Medical interventions, including transfusions and targeted medication. They have proven to be valuable tools in alleviating the impact of this disorder on affected dogs’ lives. Through these measures, the distressing and potentially harmful consequences of prolonged bleeding episodes can be mitigated. They enable dogs to lead relatively normal lives despite the challenges posed by Von Willebrand’s Disease.

Patent Ductus Arteriosus

Patent ductus arteriosus, a congenital heart condition, involves the persistence of an open vessel connecting the aorta and the pulmonary artery after birth. This vascular channel, known as the patent ductus arteriosus, normally closes shortly after delivery to redirect blood flow.

In this condition, however, the closure does not occur, leading to the circulation of unoxygenated blood. Consequently, the lungs, responsible for oxygenating the blood, experience a reduced workload, potentially causing congestion.

The consequences of patent ductus arteriosus can extend to the heart, resulting in enlargement and compromised function. The heart, striving to compensate for the abnormal blood flow pattern, can eventually face failure.

Recognizing the symptoms is crucial for timely intervention. Patients might exhibit signs such as shortness of breath and difficulties in breathing. These indicators warrant immediate medical attention to prevent the progression of the condition.


Epilepsy, a complex neurological condition, manifests as recurrent seizures which result from abnormal brain activity. These seizures, taking various forms including unexplained periods of hyperactivity or even loss of consciousness, underline the diverse nature of epilepsy’s impact. The condition can have both inherited and independent causes, emphasizing the need for comprehensive diagnosis and management strategies.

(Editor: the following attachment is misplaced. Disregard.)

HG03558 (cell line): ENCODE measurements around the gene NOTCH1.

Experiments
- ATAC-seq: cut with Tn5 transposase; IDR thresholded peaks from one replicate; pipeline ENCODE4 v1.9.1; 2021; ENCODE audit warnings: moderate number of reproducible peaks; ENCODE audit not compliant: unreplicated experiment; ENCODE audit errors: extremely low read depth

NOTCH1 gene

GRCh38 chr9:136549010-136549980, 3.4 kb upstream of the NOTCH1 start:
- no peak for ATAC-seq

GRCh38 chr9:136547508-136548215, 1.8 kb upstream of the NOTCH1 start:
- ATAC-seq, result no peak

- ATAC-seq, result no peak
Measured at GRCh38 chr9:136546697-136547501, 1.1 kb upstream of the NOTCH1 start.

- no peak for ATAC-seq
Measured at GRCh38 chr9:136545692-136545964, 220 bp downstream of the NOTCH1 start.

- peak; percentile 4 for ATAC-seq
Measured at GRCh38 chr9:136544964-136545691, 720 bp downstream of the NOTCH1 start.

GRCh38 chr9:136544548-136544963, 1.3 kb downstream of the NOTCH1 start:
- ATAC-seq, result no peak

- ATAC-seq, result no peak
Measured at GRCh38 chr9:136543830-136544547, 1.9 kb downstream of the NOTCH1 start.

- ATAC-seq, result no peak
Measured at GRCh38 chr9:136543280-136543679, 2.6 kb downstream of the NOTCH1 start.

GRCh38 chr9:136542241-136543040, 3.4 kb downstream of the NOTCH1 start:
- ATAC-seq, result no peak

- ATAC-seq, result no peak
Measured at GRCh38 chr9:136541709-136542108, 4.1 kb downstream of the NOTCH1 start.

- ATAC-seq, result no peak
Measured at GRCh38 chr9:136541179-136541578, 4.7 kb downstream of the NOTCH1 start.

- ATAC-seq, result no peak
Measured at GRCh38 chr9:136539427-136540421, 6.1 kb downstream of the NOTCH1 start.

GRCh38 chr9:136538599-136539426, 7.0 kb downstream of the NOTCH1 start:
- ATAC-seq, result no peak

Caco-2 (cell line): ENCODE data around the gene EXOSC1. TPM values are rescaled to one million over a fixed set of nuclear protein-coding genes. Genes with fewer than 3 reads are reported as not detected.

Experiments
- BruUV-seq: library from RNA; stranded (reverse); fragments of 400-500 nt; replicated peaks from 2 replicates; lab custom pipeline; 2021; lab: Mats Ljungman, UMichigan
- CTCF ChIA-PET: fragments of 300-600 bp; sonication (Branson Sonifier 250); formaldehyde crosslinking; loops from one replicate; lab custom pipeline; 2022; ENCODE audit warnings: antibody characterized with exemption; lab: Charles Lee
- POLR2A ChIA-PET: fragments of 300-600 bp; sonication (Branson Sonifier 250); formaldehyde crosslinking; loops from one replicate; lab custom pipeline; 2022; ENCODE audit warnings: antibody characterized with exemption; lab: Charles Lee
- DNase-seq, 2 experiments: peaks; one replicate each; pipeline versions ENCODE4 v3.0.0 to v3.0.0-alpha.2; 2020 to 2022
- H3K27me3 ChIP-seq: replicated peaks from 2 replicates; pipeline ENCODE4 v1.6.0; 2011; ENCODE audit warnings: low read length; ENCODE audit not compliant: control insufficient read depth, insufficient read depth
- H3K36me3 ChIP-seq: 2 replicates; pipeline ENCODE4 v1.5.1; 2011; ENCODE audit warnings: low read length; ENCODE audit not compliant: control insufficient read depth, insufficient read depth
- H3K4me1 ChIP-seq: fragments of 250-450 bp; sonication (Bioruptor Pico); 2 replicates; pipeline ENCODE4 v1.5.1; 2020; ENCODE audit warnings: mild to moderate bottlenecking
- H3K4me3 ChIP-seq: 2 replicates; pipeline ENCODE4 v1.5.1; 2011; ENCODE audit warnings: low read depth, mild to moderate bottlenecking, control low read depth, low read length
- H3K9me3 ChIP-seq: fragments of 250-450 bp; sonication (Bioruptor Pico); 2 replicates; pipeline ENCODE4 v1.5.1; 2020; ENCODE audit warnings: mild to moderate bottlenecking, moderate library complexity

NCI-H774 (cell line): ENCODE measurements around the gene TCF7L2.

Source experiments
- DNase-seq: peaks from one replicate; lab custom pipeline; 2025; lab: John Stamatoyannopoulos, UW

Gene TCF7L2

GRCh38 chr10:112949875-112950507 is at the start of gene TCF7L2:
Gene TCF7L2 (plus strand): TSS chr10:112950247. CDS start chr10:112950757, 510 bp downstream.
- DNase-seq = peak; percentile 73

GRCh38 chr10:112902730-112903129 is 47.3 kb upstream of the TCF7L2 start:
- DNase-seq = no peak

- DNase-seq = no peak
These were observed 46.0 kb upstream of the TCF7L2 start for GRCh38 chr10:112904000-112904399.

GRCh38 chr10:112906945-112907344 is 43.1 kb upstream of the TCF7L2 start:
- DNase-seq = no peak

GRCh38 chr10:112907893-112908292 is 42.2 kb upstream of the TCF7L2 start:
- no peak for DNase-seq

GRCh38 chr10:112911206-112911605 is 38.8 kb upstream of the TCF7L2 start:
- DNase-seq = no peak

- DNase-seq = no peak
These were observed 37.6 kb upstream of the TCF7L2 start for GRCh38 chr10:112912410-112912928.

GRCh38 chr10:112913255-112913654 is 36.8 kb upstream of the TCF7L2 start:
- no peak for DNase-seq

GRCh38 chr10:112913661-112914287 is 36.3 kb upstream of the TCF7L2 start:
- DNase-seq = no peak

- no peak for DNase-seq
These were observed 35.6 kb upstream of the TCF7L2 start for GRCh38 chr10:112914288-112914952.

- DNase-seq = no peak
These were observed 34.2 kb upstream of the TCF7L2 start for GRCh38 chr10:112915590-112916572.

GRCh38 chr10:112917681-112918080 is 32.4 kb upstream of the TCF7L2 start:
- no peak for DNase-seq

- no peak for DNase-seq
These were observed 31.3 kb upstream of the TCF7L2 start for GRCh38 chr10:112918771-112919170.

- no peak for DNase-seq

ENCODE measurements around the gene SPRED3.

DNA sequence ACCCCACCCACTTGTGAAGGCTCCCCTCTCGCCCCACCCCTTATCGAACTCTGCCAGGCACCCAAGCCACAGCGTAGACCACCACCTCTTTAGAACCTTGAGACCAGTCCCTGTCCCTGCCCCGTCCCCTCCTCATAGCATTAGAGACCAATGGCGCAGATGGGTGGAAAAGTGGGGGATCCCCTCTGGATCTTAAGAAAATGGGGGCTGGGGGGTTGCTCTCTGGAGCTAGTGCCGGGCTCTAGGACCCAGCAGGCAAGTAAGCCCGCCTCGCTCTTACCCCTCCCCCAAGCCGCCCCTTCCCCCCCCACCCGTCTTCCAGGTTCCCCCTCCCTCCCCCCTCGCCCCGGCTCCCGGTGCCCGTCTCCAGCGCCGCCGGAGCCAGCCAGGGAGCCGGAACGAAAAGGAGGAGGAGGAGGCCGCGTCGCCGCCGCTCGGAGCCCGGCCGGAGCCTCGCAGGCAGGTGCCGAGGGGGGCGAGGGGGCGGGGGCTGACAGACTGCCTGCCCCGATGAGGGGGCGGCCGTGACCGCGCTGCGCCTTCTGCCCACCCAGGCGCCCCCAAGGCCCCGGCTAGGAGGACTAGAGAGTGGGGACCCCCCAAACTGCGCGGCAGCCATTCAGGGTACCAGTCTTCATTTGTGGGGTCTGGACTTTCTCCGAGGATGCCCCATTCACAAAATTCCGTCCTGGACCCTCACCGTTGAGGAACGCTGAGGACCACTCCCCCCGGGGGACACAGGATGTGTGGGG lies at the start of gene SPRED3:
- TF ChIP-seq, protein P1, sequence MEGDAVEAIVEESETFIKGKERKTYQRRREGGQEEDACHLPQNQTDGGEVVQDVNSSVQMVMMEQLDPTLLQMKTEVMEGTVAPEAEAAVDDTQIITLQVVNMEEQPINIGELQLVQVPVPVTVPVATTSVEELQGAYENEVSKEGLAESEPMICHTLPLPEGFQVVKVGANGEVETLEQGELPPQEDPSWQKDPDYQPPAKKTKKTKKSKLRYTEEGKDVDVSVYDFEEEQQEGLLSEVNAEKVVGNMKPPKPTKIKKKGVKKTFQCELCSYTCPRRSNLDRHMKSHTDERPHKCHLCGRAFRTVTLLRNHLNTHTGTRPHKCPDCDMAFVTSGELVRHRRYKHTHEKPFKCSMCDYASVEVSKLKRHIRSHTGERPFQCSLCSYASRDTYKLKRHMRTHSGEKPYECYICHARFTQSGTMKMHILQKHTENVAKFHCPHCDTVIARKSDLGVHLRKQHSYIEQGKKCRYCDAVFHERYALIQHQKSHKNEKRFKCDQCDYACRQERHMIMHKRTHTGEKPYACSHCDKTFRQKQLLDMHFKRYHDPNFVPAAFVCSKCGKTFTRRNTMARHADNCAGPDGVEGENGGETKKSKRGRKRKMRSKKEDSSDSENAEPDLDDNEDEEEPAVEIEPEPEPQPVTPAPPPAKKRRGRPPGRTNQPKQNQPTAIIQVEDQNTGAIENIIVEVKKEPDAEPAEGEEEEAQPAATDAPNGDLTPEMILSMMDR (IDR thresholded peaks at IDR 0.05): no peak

In the realm of epilepsy management, timely identification and diagnosis play pivotal roles in achieving successful outcomes. Swift recognition of the condition allows for prompt intervention and tailored treatments. They contribute to enhanced quality of life for individuals living with epilepsy. Through diligent monitoring and effective medical approaches. The seizures associated with epilepsy can be managed, offering patients a chance to lead fulfilling lives.


Obesity poses a significant health problem, not only across various breeds. But notably in Corgis due to their distinctively short stature. This unique physique makes it particularly hazardous for Corgis to carry extra weight, as it becomes challenging to effectively manage and reduce it.

Obesity in Corgis

To ensure the well-being of these dogs, maintaining an appropriate and healthy weight is crucial.

A key factor in tackling obesity in Corgis is controlling their diet. Providing the right amount of high-quality food is essential, as it not only satisfies their nutritional needs but also prevents overconsumption.